With a few notable caveats, the vote seems to confirm the picture that emerged from the 2016 election. The political geography of the US is not terribly plastic at the moment and is characterized in most places by a widening gulf between the country and the city (the latter including suburbs) This is a split that imperfectly maps onto various identity categories, including race; and then, at least among whites, class and credentials. In Manhattan, where I cast my vote, Biden currently leads by 70%. In Adams County (PA), where I’m visiting, Trump currently leads by 62%. These staggering margins – which are likely a bit inflated at the moment – register a process of political separation that will not easily be reversed, let alone slowed. That said, if Biden does manage to eke out a victory in Pennsylvania this time around, I’d give at least some credit to the intrepid Left organizers who determined to act on the lessons of 2016 and who’ve been building political bases in smaller towns and cities of PA, including Lancaster and State College.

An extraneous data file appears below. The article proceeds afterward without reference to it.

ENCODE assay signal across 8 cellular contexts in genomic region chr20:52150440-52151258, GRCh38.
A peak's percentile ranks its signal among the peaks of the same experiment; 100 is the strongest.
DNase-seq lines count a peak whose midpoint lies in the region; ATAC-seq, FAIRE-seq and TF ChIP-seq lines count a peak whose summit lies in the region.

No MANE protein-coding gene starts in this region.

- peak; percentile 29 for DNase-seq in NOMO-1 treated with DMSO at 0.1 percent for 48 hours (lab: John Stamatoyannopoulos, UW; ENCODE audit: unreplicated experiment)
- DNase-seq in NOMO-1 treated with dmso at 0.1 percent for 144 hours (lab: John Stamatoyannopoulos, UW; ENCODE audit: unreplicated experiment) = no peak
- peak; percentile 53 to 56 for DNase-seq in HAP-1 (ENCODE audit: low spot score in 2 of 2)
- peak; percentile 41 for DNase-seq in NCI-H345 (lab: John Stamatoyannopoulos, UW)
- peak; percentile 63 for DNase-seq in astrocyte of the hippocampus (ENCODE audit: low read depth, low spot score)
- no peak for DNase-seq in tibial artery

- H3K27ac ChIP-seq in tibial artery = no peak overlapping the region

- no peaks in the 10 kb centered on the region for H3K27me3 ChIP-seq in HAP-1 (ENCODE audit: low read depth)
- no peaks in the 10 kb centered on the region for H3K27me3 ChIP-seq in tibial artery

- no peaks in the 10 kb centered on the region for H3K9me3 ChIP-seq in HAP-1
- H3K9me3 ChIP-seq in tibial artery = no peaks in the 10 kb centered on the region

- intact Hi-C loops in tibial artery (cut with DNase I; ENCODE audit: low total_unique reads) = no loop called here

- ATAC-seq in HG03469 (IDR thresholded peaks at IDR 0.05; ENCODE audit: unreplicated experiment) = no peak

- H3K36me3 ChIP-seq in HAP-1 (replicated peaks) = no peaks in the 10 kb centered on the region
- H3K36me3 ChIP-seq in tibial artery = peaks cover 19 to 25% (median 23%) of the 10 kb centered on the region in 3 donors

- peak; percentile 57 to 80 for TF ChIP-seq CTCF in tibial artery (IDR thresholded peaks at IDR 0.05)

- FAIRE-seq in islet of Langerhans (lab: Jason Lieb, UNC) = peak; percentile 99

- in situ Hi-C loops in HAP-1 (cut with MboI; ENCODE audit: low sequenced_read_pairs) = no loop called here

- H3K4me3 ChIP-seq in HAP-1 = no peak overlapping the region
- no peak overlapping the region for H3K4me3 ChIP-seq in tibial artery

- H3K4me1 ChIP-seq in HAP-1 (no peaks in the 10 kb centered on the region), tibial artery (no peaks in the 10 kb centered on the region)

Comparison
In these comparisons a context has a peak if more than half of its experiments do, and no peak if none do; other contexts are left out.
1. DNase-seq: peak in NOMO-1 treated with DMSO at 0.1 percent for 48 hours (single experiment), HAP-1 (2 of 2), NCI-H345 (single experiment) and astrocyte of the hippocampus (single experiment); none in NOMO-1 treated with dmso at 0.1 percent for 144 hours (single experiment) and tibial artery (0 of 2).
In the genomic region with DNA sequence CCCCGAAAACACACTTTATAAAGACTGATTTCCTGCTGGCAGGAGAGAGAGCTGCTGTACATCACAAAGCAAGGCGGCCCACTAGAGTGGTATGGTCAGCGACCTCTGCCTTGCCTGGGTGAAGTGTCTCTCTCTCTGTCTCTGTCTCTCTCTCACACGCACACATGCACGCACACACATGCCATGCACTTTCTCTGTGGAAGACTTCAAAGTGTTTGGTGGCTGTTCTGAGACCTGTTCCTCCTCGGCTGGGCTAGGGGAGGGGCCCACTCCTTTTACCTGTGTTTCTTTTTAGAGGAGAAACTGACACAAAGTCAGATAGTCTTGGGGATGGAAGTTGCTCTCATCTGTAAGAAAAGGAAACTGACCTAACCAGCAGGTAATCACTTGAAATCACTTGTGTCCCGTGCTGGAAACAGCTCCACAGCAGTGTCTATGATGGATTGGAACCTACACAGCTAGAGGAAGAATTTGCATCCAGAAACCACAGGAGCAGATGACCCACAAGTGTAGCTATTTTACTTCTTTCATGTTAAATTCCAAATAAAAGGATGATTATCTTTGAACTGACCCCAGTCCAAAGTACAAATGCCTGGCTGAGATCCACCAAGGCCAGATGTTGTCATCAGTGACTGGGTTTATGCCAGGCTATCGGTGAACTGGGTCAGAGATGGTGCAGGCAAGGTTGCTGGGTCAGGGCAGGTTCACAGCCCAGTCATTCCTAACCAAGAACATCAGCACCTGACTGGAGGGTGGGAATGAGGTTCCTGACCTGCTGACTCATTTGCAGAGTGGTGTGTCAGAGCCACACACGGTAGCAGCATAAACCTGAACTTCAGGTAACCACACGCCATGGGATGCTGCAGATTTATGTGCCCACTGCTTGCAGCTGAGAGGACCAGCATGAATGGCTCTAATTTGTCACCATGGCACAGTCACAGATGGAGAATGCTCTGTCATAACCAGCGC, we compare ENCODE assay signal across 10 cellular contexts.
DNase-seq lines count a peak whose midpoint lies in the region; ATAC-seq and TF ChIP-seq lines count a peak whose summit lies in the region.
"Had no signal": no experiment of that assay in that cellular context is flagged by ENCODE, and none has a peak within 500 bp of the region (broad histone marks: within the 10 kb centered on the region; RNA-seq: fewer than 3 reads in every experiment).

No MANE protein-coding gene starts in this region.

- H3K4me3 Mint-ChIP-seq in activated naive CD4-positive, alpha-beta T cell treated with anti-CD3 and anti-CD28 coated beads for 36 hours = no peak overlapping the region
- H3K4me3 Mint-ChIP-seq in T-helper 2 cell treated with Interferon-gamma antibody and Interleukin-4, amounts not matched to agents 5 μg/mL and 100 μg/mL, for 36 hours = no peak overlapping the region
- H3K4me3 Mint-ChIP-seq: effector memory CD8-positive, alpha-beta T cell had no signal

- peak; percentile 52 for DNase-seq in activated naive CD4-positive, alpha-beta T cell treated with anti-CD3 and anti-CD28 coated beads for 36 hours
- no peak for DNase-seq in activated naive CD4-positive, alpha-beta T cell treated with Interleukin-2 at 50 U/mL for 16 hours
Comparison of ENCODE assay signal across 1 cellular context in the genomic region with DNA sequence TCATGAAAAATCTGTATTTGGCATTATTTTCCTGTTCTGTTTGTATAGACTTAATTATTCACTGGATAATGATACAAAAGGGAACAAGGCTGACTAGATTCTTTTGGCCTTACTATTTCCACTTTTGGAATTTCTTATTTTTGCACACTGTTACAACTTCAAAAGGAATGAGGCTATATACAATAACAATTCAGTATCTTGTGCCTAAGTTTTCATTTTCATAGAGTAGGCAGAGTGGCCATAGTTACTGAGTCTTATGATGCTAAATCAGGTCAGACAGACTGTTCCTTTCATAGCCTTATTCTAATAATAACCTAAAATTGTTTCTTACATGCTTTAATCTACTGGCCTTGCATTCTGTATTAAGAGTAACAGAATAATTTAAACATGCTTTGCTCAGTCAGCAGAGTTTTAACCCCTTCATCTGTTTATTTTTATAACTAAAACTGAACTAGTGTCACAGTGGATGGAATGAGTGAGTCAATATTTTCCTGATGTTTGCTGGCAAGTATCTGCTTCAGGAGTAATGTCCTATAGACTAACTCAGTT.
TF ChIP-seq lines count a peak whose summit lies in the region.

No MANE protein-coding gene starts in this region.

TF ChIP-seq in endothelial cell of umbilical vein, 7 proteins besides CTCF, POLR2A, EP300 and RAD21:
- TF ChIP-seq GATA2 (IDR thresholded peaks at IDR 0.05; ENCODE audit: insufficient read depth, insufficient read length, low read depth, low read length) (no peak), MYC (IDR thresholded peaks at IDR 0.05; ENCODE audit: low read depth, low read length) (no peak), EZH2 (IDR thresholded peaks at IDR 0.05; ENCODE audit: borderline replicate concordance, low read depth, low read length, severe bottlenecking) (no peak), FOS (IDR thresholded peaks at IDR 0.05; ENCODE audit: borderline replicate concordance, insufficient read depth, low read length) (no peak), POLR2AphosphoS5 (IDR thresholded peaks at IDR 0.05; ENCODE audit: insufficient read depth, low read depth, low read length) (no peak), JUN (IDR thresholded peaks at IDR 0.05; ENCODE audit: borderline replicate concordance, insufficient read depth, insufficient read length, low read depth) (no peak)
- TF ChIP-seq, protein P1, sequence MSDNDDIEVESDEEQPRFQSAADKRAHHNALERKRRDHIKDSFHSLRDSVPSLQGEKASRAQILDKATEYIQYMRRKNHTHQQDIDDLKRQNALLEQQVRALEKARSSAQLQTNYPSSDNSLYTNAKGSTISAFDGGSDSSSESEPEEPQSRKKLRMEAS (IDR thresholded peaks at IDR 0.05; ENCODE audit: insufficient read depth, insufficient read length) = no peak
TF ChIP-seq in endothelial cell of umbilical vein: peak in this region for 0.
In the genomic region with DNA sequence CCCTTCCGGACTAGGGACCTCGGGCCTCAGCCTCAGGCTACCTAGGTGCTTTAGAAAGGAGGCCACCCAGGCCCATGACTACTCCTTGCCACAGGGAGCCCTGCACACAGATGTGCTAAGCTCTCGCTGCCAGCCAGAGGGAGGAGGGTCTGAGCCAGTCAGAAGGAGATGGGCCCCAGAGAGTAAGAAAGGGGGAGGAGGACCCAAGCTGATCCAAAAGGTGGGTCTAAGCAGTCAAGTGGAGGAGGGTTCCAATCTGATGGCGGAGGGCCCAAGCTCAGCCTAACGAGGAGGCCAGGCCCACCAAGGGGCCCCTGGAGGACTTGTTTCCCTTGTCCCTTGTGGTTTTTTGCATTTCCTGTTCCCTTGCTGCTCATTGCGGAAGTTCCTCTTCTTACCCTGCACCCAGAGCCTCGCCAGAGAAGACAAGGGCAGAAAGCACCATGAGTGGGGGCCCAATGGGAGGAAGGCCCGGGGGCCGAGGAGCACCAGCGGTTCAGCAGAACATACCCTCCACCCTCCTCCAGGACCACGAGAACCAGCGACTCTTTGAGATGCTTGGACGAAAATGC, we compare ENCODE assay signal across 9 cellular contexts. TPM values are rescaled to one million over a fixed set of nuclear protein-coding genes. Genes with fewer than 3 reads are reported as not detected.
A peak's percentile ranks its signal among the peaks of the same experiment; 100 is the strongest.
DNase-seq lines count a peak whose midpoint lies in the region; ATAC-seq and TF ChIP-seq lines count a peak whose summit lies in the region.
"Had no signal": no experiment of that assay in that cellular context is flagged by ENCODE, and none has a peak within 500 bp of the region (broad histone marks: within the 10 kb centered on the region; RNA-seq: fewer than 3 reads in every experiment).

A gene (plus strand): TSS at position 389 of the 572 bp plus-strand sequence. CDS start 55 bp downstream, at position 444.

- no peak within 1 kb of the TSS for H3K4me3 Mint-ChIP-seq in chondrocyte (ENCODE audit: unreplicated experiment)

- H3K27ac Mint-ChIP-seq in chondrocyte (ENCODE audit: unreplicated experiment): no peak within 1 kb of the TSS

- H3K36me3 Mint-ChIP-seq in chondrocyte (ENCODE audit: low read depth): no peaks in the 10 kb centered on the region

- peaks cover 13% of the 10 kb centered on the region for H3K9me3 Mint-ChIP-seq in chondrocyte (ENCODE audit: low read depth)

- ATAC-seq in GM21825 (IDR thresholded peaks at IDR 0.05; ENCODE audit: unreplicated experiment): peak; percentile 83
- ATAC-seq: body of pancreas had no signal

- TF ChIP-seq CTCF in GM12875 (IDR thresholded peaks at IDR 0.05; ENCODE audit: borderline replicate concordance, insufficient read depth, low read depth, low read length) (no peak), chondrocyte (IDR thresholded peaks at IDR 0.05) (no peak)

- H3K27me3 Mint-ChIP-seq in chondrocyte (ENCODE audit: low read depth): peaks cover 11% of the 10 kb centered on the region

Over the past year, those inclined to support Biden entertained hopes that this election would provide a sharp contrast with 2016. Trump was relatively unpopular. His open courting of white supremacists could no longer plausibly be denied. His administration had fumbled the bag, to put it mildly, on the pandemic. Unemployment had spiked and recovery packages were lacking. A multiracial, mass social movement in defense of Black Lives had shifted the political ground, making law and order appeals ring hollow. For reasons of misogyny, Biden was more popular than Clinton. But, in the end, 2020 was more like 2016 than not.
Over the coming days, Left analyses of the election are likely to feature various permutations of the following three observations:
- Biden’s past involvement in mass incarceration and deportation regimes rendered him a less than appealing vehicle for Black and Latinx voters;
- white people in this country – and particularly those inhabiting certain life-worlds – remain massively committed to racism; and
- neoliberalism holds precious little appeal in our crisis-ridden era.
It will be tempting for many, I think, to imagine democratic socialism as the neat trick to sort out this multi-layered political predicament. The idea here would be that appeals to shared class interest and social solidarity – advanced via renewed organs of class struggle, coalition-based movement work, and campaigns for universal social benefits – could galvanize disaffected workers of color, while peeling enough white working-class people away from reactionary attachments in order to redraw the political map and compose a new hegemonic bloc. I come not to bury this political project, but to point up some potential troubles.